Published March 2nd, 2022 at 9:48 AM
When Judge Isaac Franklin Bradley Sr. was born in Saline County, Missouri, he was considered property. By the time he died, his name had been etched next to the likes of W.E.B. Du Bois as a civil rights leader, lawyer, judge and entrepreneur.
His granddaughter, Frances Bradley Robinson, has spent years trying to piece together everything that happened in between.
“In studying history and being involved in some of the stuff in Kansas City, Kansas, that is now history, if I had to grade who probably made the biggest impact on African Americans in Kansas City, Kansas, it would be I.F. Bradley Sr.,” said local historian Chester Owens.
Robinson never knew her grandfather, and the endless tales of his impact on the Black community of KCK never interested her as a child. It wasn’t until recently that she decided to take a deep dive into his life and accomplishments.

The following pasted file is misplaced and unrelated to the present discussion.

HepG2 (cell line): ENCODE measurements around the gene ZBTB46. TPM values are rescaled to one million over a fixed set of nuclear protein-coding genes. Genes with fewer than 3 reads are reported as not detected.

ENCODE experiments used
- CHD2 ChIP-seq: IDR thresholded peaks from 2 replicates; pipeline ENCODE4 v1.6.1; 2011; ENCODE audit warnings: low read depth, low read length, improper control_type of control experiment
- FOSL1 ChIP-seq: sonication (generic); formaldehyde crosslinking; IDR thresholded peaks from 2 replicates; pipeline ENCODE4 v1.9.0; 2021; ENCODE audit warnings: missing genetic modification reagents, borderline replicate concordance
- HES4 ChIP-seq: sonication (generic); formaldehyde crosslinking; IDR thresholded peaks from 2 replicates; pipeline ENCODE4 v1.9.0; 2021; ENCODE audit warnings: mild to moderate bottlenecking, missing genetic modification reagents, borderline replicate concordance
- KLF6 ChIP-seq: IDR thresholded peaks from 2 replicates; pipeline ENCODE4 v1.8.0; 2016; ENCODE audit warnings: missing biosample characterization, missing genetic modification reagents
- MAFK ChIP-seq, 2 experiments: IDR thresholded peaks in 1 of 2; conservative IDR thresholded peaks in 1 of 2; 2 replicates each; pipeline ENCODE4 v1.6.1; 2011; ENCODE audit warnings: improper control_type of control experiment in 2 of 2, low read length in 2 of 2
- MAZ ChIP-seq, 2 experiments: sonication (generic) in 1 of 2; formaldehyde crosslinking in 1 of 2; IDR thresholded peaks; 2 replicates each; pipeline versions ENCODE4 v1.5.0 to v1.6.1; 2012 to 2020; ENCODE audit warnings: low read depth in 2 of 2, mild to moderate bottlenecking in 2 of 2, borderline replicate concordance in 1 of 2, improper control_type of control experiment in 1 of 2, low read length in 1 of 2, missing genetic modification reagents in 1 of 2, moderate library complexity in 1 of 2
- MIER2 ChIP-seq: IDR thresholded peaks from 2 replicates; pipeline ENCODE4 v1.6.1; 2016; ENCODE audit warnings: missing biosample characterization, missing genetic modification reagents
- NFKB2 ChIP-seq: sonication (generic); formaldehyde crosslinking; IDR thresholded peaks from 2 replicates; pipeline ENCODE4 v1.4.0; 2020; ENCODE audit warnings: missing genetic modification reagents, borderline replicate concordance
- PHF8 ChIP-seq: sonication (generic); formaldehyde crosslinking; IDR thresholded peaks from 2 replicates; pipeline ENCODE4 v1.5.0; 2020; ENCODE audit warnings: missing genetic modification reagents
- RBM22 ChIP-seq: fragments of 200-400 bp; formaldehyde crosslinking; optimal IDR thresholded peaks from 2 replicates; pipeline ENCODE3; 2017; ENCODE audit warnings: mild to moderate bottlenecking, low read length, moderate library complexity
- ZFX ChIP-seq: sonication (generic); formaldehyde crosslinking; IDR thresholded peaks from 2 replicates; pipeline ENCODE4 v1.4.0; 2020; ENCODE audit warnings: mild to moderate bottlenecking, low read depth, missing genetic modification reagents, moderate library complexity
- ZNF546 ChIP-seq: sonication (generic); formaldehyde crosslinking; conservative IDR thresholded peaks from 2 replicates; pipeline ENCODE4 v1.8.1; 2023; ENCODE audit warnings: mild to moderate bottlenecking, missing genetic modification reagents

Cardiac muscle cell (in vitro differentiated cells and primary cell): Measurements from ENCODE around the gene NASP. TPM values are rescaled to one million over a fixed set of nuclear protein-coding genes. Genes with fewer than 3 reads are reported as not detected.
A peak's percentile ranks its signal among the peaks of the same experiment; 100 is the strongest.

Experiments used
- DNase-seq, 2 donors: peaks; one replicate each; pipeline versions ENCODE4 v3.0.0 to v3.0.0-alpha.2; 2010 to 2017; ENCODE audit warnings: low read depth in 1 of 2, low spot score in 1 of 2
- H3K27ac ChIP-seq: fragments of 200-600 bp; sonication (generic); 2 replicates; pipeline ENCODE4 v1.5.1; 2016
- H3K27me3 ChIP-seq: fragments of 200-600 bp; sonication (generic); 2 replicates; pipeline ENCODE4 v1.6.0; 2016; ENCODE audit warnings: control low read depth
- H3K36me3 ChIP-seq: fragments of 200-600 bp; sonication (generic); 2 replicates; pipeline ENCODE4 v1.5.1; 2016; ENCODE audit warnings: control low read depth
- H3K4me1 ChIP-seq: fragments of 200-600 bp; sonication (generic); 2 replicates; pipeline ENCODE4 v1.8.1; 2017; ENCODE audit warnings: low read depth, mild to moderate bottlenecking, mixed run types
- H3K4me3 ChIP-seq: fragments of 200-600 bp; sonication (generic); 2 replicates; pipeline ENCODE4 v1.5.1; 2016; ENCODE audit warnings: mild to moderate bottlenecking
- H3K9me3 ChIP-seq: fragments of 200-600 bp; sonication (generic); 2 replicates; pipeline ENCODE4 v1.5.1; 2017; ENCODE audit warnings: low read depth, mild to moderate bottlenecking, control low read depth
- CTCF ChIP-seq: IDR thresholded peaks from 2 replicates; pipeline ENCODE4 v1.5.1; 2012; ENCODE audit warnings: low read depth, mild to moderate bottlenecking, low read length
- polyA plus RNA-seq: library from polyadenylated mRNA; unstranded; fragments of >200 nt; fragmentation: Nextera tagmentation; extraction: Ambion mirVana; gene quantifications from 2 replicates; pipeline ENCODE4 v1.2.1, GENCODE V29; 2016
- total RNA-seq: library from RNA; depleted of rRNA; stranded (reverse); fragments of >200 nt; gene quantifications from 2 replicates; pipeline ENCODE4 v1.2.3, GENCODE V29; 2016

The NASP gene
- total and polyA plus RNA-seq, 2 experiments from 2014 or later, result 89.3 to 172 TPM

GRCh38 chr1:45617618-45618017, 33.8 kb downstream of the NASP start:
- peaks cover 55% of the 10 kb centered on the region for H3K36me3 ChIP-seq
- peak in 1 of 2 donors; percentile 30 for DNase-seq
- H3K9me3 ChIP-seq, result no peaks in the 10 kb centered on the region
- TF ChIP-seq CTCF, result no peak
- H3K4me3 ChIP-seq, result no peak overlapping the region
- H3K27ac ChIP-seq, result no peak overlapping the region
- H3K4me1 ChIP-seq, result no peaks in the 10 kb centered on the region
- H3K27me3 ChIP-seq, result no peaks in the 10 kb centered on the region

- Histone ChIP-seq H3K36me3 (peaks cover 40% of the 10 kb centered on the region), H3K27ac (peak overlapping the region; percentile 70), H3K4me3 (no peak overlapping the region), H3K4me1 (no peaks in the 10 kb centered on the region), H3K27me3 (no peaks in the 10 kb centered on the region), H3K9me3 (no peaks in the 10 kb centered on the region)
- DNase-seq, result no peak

“I’m terribly interested now. It’s almost a passion,” Robinson said.
Through her research, she’s come to feel a connection to the grandfather she never knew. Her primary point of pride comes from the fact that while the judge garnered many “firsts” in his lifetime, he made sure that he would never be the last.
Bradley was the first Black graduate of the University of Kansas School of Law. Coming from a background of enslavement and very little education, he had to fight to make a place for himself. Today, members of the Black Law Students Association (BLSA) at the University of Kansas continue his legacy of making a place for Black people in the field of law.
“The way has been paved, but it’s still not very commonly traveled,” said Donald Pinckney II, the current BLSA president at the University of Kansas.
To learn more about Bradley and his accomplishments, watch the attached video. Robinson also wrote a book about her grandfather, titled “Reasons to Persist.”
Catherine Hoffman covers community affairs and culture for Kansas City PBS in cooperation with Report for America. The work of our Report for America corps members is made possible, in part, through the generous support of the Ewing Marion Kauffman Foundation.